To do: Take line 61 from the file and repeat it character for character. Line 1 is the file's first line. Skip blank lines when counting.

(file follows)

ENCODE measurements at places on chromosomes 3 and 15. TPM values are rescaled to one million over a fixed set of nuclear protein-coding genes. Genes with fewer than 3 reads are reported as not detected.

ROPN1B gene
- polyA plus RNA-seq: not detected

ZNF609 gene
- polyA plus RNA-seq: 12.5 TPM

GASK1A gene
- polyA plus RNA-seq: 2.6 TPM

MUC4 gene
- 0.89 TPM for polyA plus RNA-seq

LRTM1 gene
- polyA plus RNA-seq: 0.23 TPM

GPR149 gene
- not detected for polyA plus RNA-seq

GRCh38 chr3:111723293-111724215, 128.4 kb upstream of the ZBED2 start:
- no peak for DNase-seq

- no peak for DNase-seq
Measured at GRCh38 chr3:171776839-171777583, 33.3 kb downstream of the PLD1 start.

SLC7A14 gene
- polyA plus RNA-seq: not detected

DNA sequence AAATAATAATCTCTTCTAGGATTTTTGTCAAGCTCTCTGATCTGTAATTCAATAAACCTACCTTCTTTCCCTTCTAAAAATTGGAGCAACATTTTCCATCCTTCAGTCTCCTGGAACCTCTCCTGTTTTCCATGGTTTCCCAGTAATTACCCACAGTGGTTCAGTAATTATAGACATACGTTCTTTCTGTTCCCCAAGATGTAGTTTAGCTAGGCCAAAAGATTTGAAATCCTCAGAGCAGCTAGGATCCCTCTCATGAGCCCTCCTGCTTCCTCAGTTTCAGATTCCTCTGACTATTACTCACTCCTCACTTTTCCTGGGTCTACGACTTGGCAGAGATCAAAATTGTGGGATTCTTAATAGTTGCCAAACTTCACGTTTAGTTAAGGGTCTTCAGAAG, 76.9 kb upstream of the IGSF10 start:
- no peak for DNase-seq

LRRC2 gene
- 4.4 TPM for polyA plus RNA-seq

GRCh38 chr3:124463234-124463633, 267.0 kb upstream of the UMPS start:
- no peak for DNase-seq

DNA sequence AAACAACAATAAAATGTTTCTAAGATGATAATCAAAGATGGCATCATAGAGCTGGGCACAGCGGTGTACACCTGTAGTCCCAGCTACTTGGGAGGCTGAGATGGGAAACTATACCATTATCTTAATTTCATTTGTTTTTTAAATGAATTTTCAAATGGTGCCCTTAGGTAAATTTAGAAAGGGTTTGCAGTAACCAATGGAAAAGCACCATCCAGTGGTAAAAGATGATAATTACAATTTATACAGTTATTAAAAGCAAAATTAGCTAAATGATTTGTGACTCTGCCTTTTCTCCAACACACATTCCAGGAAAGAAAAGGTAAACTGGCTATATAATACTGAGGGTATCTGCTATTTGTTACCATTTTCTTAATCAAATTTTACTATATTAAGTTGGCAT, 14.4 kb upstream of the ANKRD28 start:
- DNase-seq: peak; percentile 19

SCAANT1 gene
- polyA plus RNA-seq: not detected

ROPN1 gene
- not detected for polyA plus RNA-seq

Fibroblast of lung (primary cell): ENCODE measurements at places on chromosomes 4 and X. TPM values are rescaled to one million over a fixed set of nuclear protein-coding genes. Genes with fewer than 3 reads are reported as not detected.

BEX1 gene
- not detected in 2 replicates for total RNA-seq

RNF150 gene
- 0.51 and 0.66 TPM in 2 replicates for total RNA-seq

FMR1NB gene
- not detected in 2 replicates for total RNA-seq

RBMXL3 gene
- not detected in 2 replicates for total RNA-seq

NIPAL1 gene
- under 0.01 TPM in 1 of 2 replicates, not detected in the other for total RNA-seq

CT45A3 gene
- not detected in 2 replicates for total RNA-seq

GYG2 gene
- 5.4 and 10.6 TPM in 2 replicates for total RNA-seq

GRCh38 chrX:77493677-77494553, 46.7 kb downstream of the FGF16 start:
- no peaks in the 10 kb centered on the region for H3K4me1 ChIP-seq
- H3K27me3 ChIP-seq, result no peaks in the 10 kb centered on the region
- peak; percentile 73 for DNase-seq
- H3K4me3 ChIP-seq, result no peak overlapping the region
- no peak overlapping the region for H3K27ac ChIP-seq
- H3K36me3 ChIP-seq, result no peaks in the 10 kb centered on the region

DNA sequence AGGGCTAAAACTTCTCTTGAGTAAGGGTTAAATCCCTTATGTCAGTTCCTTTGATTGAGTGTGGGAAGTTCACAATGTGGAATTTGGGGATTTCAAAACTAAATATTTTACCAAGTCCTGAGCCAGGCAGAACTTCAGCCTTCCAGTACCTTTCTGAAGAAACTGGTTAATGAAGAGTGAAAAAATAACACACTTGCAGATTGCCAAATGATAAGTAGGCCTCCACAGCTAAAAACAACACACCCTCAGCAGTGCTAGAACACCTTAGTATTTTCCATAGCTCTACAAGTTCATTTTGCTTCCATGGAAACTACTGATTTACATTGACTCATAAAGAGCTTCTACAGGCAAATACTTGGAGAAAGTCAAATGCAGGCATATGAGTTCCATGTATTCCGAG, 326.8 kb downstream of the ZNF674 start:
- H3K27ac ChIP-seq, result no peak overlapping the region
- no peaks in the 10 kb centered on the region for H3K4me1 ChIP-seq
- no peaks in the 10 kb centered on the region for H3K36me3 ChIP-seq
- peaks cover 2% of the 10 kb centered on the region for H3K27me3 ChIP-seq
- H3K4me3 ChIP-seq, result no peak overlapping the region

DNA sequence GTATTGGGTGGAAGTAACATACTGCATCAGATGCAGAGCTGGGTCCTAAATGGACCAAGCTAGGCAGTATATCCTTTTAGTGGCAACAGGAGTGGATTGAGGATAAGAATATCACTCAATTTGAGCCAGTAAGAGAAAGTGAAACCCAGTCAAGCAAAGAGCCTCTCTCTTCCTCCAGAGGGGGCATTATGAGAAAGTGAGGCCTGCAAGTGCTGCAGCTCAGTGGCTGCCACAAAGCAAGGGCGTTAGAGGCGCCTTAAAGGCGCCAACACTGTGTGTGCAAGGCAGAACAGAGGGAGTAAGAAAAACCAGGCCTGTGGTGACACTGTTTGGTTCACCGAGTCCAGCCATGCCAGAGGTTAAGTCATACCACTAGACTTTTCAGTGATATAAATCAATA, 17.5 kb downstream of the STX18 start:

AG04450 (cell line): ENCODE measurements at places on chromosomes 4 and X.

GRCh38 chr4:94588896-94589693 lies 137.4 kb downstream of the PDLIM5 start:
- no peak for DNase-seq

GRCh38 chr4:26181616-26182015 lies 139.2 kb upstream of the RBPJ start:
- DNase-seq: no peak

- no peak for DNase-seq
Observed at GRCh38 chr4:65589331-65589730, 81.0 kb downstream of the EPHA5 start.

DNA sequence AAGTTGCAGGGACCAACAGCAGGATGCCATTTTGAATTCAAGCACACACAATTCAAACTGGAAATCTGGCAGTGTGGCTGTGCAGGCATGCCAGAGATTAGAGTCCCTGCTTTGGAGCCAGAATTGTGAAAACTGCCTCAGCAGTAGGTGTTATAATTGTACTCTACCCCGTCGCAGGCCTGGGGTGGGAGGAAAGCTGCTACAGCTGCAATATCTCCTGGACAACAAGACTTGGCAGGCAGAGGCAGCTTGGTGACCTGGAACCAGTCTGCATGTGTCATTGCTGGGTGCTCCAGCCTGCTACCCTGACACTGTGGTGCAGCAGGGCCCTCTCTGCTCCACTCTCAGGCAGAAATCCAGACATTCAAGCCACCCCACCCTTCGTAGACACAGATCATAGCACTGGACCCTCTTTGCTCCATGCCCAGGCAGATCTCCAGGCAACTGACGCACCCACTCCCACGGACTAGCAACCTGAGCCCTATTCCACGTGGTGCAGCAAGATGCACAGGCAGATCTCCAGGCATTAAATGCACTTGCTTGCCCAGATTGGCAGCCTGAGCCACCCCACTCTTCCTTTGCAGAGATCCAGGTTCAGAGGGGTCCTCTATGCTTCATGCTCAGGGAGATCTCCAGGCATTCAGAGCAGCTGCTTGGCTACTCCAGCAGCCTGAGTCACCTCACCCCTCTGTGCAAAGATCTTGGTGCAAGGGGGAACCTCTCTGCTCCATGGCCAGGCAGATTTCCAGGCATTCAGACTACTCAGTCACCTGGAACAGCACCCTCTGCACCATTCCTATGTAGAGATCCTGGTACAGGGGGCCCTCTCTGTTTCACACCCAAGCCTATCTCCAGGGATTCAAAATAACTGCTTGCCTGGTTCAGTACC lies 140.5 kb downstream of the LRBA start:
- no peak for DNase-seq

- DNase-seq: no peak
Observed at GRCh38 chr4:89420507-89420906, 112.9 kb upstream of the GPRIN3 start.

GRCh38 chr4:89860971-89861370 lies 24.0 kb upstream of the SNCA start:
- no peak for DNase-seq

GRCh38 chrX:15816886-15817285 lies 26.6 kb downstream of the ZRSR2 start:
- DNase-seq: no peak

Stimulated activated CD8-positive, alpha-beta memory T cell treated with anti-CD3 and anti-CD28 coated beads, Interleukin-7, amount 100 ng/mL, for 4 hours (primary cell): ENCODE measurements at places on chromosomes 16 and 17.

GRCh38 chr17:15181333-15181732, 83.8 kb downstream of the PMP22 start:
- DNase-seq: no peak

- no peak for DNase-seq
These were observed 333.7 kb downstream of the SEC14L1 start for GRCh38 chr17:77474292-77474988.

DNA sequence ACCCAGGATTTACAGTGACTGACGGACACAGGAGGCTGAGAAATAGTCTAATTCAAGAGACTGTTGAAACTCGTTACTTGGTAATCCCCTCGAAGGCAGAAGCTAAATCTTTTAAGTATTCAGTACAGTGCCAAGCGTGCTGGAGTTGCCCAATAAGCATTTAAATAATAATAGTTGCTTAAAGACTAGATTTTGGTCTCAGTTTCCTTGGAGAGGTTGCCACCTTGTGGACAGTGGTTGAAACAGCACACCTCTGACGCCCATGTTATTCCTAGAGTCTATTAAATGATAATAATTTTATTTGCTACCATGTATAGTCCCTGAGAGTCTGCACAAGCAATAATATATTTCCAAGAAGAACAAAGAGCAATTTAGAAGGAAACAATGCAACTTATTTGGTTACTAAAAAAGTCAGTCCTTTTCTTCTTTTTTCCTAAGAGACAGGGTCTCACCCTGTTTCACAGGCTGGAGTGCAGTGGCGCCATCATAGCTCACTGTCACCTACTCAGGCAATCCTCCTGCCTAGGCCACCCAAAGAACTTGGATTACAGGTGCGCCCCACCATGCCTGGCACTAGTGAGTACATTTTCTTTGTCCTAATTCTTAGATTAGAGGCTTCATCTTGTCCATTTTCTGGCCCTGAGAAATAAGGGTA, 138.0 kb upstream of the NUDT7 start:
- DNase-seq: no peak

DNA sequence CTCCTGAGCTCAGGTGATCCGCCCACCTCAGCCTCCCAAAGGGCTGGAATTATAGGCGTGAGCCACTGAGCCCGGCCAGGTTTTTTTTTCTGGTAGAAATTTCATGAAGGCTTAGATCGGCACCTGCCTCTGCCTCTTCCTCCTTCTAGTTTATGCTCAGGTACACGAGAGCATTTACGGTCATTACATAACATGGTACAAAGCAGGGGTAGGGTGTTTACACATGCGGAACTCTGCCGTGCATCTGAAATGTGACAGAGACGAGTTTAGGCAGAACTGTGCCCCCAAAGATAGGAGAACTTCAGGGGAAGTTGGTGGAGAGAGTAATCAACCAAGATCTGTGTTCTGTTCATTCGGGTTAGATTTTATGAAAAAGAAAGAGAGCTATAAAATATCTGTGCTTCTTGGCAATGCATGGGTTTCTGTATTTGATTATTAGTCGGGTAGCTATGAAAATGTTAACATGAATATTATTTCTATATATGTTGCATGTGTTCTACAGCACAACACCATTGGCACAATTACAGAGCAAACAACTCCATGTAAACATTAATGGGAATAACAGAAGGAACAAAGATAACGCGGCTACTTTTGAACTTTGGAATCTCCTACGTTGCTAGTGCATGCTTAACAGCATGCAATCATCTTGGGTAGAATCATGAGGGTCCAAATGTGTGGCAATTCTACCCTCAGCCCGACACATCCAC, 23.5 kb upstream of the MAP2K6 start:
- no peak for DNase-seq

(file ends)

AG04450 (cell line): ENCODE measurements at places on chromosomes 4 and X.